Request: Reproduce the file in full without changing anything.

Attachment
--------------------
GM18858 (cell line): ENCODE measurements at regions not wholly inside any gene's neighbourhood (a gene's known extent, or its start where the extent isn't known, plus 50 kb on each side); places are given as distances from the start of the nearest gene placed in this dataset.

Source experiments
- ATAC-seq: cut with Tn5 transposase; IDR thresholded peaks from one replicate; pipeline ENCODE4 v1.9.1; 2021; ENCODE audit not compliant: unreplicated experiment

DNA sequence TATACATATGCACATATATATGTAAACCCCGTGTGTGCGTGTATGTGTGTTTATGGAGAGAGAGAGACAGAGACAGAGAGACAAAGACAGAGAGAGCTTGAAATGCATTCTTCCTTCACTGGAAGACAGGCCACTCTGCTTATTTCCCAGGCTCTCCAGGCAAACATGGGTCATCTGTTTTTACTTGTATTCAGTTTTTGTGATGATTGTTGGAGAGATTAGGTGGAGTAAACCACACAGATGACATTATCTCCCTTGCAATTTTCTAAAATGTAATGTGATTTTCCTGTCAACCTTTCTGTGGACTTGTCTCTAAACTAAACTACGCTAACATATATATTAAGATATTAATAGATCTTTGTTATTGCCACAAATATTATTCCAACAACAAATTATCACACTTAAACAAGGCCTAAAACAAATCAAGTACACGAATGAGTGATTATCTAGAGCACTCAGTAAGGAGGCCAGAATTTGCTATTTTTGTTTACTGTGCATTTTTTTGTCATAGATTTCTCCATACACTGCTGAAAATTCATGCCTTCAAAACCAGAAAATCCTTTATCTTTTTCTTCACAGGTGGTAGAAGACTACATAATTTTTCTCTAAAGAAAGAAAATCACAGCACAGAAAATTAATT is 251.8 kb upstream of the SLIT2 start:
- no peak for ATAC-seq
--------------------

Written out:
GM18858 (cell line): ENCODE measurements at regions not wholly inside any gene's neighbourhood (a gene's known extent, or its start where the extent isn't known, plus 50 kb on each side); places are given as distances from the start of the nearest gene placed in this dataset.

Source experiments
- ATAC-seq: cut with Tn5 transposase; IDR thresholded peaks from one replicate; pipeline ENCODE4 v1.9.1; 2021; ENCODE audit not compliant: unreplicated experiment

DNA sequence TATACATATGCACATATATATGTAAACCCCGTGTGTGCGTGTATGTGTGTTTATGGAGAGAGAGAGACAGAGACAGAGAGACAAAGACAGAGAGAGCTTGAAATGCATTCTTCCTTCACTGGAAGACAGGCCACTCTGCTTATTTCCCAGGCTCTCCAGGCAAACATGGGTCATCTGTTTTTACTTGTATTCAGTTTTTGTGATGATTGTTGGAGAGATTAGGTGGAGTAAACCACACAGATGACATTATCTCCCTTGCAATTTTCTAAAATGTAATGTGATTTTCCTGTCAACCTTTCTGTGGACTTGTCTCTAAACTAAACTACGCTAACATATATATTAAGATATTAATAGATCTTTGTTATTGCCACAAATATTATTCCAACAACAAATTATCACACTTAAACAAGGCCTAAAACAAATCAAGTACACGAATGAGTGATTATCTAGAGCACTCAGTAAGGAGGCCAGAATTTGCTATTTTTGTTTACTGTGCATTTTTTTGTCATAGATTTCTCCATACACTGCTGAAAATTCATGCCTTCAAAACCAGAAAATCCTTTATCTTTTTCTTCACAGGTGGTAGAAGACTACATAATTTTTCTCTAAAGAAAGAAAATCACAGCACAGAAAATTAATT is 251.8 kb upstream of the SLIT2 start:
- no peak for ATAC-seq